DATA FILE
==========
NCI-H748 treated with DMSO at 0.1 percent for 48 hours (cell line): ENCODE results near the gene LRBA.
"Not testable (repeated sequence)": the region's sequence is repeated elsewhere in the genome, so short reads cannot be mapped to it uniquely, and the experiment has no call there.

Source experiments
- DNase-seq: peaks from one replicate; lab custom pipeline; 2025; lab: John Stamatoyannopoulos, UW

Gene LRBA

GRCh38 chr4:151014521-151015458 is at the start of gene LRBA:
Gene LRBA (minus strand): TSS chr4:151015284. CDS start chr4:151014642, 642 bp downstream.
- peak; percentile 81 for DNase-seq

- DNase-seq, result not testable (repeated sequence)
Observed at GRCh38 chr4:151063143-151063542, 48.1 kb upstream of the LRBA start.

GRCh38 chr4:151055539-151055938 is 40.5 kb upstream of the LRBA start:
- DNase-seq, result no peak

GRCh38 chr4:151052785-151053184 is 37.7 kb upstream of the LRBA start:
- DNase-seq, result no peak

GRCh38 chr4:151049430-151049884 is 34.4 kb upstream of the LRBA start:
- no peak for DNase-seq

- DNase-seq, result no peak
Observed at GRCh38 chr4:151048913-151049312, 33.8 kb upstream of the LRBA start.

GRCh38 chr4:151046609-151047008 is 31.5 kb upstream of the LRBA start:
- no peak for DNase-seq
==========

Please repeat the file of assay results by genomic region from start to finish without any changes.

NCI-H748 treated with DMSO at 0.1 percent for 48 hours (cell line): ENCODE results near the gene LRBA.
"Not testable (repeated sequence)": the region's sequence is repeated elsewhere in the genome, so short reads cannot be mapped to it uniquely, and the experiment has no call there.

Source experiments
- DNase-seq: peaks from one replicate; lab custom pipeline; 2025; lab: John Stamatoyannopoulos, UW

Gene LRBA

GRCh38 chr4:151014521-151015458 is at the start of gene LRBA:
Gene LRBA (minus strand): TSS chr4:151015284. CDS start chr4:151014642, 642 bp downstream.
- peak; percentile 81 for DNase-seq

- DNase-seq, result not testable (repeated sequence)
Observed at GRCh38 chr4:151063143-151063542, 48.1 kb upstream of the LRBA start.

GRCh38 chr4:151055539-151055938 is 40.5 kb upstream of the LRBA start:
- DNase-seq, result no peak

GRCh38 chr4:151052785-151053184 is 37.7 kb upstream of the LRBA start:
- DNase-seq, result no peak

GRCh38 chr4:151049430-151049884 is 34.4 kb upstream of the LRBA start:
- no peak for DNase-seq

- DNase-seq, result no peak
Observed at GRCh38 chr4:151048913-151049312, 33.8 kb upstream of the LRBA start.

GRCh38 chr4:151046609-151047008 is 31.5 kb upstream of the LRBA start:
- no peak for DNase-seq